19 Oct 2019

Thousands of cancer patients missing out on life-saving radiation therapy

3:06 pm on 19 October 2019

Many cancer patients in New Zealand and Australia are missing out on radiation therapy which could help in their treatment.

Radiation treatment room

A radiation treatment room. Photo: Pennsylvania State University

Data presented to a radiology conference held in Auckland today shows fewer than a third of New Zealand patients will actually receive radiation therapy, despite half being likely to benefit.

In Australia, a study found similar numbers, with 25 percent of cancer patients in the state New South Wales receiving the therapy, compared to the optimal rate of 45 percent.

Many patients offered the treatment were not doing it, and their distance from the radiology services was a factor in how likely they were to have it, Carol Johnson from the Australian and New Zealand College of Radiologists said,

"We know that the intervention rate in some of the regions may be only 28 percent, such as in Northland, Te Rawhiti, West Coast. These have all got low intervention rates compared to the bigger centres where intervention rates are generally up around 40 percent.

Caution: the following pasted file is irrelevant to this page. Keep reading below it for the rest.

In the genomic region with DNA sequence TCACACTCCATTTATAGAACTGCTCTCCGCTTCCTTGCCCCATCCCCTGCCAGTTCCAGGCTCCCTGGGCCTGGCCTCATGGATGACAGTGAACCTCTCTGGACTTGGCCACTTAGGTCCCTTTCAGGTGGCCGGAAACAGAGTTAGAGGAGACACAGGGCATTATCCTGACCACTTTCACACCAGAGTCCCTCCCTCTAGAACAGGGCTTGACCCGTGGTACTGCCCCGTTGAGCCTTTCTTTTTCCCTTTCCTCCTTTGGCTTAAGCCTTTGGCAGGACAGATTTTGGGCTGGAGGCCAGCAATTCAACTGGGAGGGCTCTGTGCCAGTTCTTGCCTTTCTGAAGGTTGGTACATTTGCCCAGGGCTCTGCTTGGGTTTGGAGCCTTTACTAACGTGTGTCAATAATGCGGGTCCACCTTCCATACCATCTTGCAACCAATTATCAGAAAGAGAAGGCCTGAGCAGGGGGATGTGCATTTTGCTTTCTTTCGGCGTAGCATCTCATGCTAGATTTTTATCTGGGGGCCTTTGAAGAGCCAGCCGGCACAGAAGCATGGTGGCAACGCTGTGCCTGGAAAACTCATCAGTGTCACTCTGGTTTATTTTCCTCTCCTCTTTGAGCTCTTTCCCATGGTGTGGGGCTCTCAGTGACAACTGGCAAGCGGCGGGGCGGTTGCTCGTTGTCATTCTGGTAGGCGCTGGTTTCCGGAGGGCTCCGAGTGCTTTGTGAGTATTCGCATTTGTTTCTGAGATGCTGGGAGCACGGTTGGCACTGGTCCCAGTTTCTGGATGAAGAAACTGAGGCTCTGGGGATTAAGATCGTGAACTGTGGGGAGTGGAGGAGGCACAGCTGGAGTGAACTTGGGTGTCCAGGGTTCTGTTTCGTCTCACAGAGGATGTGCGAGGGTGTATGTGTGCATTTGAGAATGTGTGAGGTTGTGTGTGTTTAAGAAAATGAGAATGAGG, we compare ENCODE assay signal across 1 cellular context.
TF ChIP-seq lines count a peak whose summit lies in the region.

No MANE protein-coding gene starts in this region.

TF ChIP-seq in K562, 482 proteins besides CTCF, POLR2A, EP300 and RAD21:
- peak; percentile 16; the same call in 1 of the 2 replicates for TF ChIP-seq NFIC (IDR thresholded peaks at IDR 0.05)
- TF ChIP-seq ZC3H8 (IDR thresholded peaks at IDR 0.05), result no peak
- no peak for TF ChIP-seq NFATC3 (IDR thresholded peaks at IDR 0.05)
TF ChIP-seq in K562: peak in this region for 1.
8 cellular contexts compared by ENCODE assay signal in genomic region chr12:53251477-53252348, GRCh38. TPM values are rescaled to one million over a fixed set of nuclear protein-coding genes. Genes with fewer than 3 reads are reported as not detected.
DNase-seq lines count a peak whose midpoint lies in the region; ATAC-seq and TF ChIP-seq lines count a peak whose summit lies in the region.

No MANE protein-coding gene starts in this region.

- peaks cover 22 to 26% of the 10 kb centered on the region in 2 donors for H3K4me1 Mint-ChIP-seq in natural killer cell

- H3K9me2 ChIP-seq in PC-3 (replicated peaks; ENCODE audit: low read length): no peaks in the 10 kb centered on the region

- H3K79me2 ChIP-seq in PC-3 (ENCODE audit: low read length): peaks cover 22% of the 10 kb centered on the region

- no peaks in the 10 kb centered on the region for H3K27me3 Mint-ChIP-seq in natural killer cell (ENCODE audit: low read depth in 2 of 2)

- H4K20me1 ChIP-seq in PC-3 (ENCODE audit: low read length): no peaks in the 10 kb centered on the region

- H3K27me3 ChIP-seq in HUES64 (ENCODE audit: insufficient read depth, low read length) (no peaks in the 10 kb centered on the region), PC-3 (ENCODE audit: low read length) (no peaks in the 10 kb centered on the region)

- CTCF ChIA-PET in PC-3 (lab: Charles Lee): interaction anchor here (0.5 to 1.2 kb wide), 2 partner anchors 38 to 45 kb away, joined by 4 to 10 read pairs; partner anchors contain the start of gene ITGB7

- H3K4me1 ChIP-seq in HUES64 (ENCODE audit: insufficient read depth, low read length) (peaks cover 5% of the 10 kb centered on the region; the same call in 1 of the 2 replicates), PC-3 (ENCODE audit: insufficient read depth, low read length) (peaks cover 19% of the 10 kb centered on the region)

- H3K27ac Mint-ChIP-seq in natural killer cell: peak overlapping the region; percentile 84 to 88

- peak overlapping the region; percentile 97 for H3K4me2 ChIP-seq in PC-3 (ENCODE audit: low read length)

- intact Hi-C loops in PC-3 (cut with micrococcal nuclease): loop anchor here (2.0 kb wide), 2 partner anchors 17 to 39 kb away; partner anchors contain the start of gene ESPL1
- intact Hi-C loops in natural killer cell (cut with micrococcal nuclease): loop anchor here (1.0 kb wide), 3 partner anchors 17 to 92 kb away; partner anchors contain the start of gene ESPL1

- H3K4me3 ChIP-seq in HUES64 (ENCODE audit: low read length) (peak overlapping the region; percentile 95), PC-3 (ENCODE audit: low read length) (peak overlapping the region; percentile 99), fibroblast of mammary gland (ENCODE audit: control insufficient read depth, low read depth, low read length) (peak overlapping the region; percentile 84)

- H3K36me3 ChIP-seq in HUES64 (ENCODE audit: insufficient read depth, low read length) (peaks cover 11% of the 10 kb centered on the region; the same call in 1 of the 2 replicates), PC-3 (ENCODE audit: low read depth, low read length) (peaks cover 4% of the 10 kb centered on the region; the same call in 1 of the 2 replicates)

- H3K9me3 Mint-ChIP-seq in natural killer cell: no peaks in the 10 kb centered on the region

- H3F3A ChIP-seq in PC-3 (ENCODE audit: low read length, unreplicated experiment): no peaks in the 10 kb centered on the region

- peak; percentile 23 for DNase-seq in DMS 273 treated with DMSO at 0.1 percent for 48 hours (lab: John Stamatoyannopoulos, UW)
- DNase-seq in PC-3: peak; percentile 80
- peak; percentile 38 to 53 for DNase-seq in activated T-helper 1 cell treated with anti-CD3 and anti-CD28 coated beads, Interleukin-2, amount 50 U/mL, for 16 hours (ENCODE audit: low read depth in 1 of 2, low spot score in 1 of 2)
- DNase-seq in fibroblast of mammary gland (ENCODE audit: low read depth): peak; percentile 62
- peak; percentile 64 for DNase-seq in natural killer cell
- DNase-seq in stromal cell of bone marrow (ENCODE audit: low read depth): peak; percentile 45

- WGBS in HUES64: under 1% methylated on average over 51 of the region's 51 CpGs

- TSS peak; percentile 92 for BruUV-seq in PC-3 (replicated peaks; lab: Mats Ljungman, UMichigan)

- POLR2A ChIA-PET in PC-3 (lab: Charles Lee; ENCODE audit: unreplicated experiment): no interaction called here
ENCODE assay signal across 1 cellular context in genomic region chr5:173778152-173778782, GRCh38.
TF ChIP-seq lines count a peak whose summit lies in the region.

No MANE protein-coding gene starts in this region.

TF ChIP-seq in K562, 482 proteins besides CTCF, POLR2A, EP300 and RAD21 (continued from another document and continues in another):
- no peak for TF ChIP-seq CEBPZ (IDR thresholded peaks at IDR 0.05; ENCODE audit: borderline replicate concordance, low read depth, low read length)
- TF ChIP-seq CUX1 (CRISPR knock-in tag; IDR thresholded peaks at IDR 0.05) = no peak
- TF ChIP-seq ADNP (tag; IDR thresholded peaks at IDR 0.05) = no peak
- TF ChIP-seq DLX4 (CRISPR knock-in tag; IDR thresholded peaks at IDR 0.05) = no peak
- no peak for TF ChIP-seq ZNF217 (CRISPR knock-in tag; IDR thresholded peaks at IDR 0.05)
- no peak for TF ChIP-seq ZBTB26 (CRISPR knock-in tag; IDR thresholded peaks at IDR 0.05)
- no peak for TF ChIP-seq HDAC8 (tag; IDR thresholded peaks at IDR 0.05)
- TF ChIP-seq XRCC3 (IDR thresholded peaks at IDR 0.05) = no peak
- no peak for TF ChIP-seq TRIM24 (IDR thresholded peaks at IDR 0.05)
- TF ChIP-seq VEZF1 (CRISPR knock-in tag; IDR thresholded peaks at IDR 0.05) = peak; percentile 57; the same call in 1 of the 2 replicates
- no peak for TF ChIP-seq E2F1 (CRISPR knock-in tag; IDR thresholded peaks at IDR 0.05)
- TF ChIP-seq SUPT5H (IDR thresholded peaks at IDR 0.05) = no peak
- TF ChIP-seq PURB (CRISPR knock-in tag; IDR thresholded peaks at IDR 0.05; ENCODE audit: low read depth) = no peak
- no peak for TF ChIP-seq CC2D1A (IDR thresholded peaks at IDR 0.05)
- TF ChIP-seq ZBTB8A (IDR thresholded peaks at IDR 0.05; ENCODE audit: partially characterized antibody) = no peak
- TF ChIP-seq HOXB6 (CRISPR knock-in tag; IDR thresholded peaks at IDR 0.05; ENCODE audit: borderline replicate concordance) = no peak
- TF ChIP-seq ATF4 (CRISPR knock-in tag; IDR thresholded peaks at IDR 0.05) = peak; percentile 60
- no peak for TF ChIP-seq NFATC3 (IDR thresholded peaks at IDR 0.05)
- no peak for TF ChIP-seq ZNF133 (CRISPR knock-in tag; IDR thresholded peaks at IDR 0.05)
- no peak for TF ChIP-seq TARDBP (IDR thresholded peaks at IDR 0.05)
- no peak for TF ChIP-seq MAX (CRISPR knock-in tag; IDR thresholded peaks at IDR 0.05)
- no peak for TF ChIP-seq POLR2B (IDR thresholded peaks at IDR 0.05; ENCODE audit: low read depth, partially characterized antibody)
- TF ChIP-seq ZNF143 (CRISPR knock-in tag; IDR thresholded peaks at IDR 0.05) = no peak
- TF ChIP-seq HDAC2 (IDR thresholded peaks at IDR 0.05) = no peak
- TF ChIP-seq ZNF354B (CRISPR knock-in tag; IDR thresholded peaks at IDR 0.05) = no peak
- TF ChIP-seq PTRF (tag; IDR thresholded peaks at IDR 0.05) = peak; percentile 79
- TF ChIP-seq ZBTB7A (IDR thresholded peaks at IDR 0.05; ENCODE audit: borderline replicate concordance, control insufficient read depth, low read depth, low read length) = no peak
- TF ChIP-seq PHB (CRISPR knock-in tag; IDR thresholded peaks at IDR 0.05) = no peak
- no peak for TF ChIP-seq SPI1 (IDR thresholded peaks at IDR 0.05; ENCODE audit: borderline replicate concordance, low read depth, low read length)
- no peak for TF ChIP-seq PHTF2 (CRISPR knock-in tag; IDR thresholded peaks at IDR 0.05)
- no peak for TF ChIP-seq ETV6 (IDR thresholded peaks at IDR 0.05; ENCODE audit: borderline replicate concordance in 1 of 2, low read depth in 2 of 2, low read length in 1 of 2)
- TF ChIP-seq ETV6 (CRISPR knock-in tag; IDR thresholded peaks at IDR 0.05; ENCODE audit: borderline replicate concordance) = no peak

"A big reason is the problems around travel - it's very inconvenient."

Dr Johnson said there also remained a reluctance by some patients to get radiation treatment due to the side effects they fear they'd be stricken with.

But she stressed that the technology had come a long way, and it's far less invasive than it used to be.

As it stands, people could potentially miss out on life-saving treatment.

"We've calculated that in one year up to about 2000 patients are missing out on radiation therapy. Some of that is life-saving, some of it just effects quality of life.

"But that's a large number of New Zealanders who are not receiving really effective treatment."

Researcher and radiation oncologist Dr Roya Merie said these figures, concerningly, showed that use of radiation therapy was well below the optimal figure in treating cancer effectively.

"This deficit has significant negative impacts on patient outcomes, and it is important that strategies to overcome such shortfalls are developed to improve radiation therapy use and ensure patients receive the most appropriate treatment for them."

Get the RNZ app

for ad-free news and current affairs